Travel Reference
In-Depth Information
LaoShe Rickshaw Boy . One of China's great modern writers, Lao She was driven to suicide
during the Cultural Revolution. This story is a haunting account of a young rickshaw puller
in pre-1949 Beijing.
Lu Xun The Real Story of Ah Q and Other Tales of China . Widely read in China today,
Lu Xun is regarded as the father of modern Chinese writing. Ah Q is one of his best tales:
short, allegorical and cynical, about a simpleton who is swept up in the 1911 revolution.
Luo Guanzhong Romance of the Three Kingdoms . One of the world's greatest historical
novels. Though written 1200 years after the events it depicts, this vibrant tale vividly evokes
the battles, political schemings and myths surrounding China's turbulent Three Kingdoms
Ma Jian Red Dust; The Noodle Maker; Beijing Coma . Satirist Ma Jian is one of China's
most insightful living writers, though most of his work is banned in China. Red Dust is a
travelogue about an epic, beatnik-style jaunt around China in the 1980s, documenting a set
of chaotic lives, not least the narrator's own. The Noodle Maker is a dark novel concerning
the friendship between a writer of propaganda and a professional blood donor; and Beijing
Coma , his weightiest tome, concerns the events of 1989.
Mo Yan The Red Sorghum Clan; The Garlic Ballads . China's only winner of the Nobel
Prize for Literature, Mo Yan (whose name, meaning “don't speak”, speaks volumes about
how popular he is with the regime) is most famed for The Garlic Ballads , a hard-hitting novel
of rural life; and The Red Sorghum Clan , parts of which were turned into Red Sorghum , a
Zhang Yimou film. Both books were banned in China; though neither were set in Beijing,
their thinly veiled social commentary is still appropriate reading.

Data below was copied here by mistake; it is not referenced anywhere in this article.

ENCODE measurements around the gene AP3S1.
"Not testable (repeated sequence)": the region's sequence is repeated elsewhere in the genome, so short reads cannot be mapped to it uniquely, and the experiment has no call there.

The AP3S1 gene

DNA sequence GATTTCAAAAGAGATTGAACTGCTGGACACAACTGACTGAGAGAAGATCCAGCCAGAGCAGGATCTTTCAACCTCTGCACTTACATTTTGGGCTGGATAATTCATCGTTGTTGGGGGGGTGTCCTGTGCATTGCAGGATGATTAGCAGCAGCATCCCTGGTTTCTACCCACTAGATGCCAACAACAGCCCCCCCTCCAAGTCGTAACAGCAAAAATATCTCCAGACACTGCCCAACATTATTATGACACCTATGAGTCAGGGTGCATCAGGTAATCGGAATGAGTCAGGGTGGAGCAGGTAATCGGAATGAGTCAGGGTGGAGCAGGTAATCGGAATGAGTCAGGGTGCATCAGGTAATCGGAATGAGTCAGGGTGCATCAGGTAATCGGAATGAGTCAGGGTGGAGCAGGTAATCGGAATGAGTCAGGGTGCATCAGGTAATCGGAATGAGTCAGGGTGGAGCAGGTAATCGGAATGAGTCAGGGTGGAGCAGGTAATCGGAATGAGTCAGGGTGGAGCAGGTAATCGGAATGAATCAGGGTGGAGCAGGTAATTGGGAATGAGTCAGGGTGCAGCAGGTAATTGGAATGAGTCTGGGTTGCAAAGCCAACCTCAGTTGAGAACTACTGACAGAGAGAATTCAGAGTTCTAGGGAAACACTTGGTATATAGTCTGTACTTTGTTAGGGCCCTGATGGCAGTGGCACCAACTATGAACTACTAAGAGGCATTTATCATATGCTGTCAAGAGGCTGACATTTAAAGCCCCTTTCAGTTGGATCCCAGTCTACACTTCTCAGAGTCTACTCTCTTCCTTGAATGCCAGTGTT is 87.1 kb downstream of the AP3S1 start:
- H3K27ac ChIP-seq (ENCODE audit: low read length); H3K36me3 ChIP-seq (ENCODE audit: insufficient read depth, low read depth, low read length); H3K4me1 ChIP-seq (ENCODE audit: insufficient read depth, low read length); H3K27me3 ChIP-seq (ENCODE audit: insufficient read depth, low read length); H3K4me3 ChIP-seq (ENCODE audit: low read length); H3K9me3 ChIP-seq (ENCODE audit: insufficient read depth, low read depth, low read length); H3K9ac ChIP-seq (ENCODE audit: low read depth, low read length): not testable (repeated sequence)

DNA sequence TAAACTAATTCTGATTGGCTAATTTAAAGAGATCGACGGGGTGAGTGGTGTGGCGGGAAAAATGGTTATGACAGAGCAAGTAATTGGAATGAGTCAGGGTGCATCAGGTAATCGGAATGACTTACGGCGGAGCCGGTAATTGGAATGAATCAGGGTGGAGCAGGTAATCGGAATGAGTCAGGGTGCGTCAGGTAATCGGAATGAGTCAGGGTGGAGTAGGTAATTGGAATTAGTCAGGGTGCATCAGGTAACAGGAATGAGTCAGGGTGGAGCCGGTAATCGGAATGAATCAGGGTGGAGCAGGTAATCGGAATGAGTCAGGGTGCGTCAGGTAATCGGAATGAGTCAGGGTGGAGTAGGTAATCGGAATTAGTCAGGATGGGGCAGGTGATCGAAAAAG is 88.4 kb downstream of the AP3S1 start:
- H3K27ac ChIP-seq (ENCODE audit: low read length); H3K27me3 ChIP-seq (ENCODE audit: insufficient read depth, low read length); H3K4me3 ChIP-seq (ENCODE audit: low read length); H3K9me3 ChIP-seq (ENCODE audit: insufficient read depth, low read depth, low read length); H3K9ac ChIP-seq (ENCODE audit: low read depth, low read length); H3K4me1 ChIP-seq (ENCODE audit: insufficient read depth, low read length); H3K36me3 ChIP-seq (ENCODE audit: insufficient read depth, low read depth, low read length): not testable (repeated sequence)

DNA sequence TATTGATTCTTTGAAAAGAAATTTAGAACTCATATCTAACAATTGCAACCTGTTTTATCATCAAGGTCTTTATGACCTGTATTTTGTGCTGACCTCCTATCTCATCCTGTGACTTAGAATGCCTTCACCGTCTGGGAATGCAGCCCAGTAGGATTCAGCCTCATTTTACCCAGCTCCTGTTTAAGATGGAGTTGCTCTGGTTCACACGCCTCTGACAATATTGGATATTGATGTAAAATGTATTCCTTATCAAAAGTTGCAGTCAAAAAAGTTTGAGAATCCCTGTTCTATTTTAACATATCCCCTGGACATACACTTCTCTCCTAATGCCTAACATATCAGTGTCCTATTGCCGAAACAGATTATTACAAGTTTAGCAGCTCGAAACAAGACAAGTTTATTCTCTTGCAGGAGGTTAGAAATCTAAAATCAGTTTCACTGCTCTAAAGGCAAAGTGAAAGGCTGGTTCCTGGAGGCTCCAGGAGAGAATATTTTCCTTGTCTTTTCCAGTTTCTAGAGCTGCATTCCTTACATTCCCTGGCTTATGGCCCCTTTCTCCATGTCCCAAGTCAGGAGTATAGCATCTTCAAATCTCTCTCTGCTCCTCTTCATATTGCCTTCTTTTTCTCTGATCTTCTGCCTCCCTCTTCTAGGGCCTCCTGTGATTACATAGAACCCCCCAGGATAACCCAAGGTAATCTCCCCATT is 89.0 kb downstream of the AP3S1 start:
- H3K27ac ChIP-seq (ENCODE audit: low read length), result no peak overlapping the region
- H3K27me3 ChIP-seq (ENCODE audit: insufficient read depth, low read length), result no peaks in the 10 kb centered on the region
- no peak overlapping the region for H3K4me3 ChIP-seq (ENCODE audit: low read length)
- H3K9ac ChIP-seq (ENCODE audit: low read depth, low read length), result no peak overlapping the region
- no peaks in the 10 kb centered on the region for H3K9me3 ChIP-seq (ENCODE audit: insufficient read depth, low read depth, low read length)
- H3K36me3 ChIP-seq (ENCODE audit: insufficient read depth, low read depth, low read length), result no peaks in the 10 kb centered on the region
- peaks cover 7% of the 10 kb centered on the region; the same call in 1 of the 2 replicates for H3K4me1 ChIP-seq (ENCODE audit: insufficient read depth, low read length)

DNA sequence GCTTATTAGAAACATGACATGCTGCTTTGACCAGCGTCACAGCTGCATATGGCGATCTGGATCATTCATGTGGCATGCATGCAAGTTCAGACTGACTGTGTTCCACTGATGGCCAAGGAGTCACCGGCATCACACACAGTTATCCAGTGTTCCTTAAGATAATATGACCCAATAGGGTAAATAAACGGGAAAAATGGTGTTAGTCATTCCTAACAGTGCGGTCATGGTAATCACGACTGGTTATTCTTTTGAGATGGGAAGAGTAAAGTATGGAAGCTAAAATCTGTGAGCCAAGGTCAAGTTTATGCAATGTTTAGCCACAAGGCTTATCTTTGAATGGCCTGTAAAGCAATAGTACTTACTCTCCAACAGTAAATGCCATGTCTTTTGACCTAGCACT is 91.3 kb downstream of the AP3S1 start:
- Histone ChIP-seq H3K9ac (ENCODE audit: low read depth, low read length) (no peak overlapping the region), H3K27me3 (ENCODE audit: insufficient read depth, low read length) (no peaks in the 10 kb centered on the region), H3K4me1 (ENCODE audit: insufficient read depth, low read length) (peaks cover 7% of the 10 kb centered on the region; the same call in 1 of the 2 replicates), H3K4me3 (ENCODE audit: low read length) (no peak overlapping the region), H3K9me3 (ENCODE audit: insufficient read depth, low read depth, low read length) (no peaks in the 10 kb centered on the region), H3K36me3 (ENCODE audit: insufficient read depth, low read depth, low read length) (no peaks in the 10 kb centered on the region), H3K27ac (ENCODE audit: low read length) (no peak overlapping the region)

Wang Shuo Playing For Thrills; Please Don't Call Me Human . The bad boy of contempor-
ary Chinese literature, Wang Shuo writes in colourful Beijing dialect about the city's seamy
underbelly. These are his only novels translated into English: the first is a mystery story
whose boorish narrator spends most of his time drinking, gambling and chasing girls; the
second, banned in China, a bitter satire portraying modern China as a place where pride is
nothing and greed is everything, and a dignified martial artist is emasculated in order to win
an Olympic gold medal.
WuCheng'en Journey to the West . Absurd, lively rendering of the Buddhist monk Xuan-
zang's pilgrimage to India to collect sacred scriptures, aided by - according to popular myth
- Sandy, Pigsy, and the irrepressible Sun Wu Kong, the monkey king. Arthur Waley's ver-
sion, published in the West under the title Monkey , retains the tale's spirit while shortening
the hundred-chapter opus to paperback length.
Yiyun Li A Thousand Years of Good Prayers; Gold Boy, Emerald Girl . Two short stories
looking at how China's rapid changes have affected the lives of ordinary folk, from a
Beijinger now living in the States.
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